This is interesting, because now we can confidently say that `A -> B -> C -> D` is a different list from `B -> C -> D` (even though one recursively contains the other one), and because we have that guarantee (along with the fact that a list CAN'T change), we don't have to define the same datas twice, and we can reuse existing linked lists! This is called Structural sharing.

Awesome isn't it? Let's look at an example.

e.g:

``````list = [5,6,7,8]
list_one = [1 | list]
list_two = [2 | list]
``````

Now we have THREE different lists! `list`, `list_one` and `list_two`, but all of them share the same reference (the tail) and the only difference between them is the head pointer.

This means that there will be a total of 6 elements in memory. Adding to list has low memory cost, while retaining the immutability that we desire.

Reusable baby!

If you want to read a little more, you can look into Trie trees which have the exact same concepts of sharing datas/prefixes!

### Garbage Collection & Caching?

These two I'm not quite sure, but I've heard that linked lists are good for GCs and that tail sharing makes a good candidate for locality of reference/caching (I don't get how, because they aren't stored in the same places). Would appreciate if someone wants to chime in!

## Closing Note

Sidenote, in actuality it's not as much about Elixir since it compiles down to Erlang, but also not much about Erlang because all functional programming does pretty much same thing, but this is what prompted my curiousity hence the ties to Elixir.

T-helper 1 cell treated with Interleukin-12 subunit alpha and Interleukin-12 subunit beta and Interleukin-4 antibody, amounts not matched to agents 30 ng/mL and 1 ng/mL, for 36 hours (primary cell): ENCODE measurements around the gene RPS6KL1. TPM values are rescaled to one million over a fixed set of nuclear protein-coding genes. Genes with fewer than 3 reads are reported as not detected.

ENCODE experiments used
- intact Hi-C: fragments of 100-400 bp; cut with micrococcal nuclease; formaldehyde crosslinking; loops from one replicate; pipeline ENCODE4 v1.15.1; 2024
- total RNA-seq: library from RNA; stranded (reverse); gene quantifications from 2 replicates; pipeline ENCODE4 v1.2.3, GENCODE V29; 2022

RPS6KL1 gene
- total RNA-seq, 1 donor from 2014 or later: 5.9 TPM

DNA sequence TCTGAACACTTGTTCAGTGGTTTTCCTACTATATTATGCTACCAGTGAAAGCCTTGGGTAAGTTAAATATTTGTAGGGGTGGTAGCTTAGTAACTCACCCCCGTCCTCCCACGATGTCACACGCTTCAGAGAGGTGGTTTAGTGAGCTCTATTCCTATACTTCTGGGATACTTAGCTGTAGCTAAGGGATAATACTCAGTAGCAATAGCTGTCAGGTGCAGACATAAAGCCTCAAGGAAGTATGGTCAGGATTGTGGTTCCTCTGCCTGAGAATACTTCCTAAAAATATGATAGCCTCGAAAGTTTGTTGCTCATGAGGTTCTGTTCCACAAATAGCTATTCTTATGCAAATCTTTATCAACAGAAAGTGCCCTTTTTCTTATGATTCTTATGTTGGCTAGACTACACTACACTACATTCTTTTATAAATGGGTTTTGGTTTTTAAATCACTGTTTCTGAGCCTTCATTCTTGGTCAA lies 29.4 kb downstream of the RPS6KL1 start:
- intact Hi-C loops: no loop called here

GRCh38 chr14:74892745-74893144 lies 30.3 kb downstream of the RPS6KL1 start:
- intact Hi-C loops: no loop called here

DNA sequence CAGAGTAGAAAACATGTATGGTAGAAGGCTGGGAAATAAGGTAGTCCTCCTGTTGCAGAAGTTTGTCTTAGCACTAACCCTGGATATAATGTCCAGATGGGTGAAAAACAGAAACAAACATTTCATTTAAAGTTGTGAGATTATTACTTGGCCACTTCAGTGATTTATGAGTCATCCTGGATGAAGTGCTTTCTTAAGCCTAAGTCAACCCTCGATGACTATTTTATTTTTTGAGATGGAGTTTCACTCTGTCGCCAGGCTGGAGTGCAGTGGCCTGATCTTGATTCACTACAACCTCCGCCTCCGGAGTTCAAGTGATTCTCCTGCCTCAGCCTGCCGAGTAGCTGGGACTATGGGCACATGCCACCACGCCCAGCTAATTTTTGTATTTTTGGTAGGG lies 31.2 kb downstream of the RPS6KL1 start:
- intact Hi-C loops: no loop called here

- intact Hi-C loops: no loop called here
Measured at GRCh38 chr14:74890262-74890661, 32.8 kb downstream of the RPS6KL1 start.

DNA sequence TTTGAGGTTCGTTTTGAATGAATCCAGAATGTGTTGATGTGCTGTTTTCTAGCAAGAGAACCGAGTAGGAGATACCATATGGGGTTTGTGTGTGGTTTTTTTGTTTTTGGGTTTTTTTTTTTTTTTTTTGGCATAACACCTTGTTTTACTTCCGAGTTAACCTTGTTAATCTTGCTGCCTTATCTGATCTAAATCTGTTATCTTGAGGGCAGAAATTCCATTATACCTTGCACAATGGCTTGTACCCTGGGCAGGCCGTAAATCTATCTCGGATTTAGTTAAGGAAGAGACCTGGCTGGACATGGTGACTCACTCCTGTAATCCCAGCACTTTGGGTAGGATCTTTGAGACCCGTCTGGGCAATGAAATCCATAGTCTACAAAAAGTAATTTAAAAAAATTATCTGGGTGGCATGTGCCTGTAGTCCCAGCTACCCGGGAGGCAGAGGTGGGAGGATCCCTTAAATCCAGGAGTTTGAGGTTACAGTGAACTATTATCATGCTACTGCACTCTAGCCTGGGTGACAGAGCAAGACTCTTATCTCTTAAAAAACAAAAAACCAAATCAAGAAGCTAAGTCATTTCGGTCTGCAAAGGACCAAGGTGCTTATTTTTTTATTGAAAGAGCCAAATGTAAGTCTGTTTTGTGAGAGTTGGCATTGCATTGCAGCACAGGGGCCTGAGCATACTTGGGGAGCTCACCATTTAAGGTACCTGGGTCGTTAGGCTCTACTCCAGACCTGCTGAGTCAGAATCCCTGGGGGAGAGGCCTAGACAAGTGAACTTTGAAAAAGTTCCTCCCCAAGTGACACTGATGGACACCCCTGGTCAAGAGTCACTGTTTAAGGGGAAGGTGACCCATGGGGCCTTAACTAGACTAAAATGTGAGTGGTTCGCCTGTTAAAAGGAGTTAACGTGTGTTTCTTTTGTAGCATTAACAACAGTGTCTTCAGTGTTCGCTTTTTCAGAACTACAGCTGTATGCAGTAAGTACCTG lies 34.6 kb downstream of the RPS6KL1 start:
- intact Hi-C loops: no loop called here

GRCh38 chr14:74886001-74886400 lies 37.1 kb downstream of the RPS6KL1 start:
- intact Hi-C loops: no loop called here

While writing this article, I found that I had to write in depth on how arrays work before I was able to dive into the Elixir part, so I've published that as another article over here instead; do read that to gain a better understanding on what the tradeoff is!

I also did not really talk about Big O notations because I felt they might add unnecessary reading time and complexity to the article, but they're pretty vital and fundamental to computer science, so I suggest you brush up a little on them.

If you're a podcast kind-of person, there's the BaseCS by CodeNewbie, co-hosted by Vaidehi Joshi and Saron.

If you want to read though, Vaidehi Joshi's blogpost version (which is what inspired the podcast I believe) is great too on BaseCS Medium.

As for video, MyCodeSchool is beyond amazing and is pratically where I learned everything that I know now, highly recommended!

Other than that, hope you guys enjoyed the article as much as I enjoyed writing it!

## Sources

Anton Ershov

Hi, Edison! Thank you for your really interesting and useful articles!

Edison Yap

Thanks for point out! Bu that's really weird, because I remember deleting that sentence altogether, and I can't see it now anywhere? Not sure how you saw the stale version!

Anton Ershov

Probably, it was a cache of the service worker. Now actually I see the article without those sentence.

Stepan Tezyunichev

Hello!

I don't understand "Adding to list has low memory cost, while retaining the immutability that we desire."

I have a list A -> B -> C
I want to add D to the list end.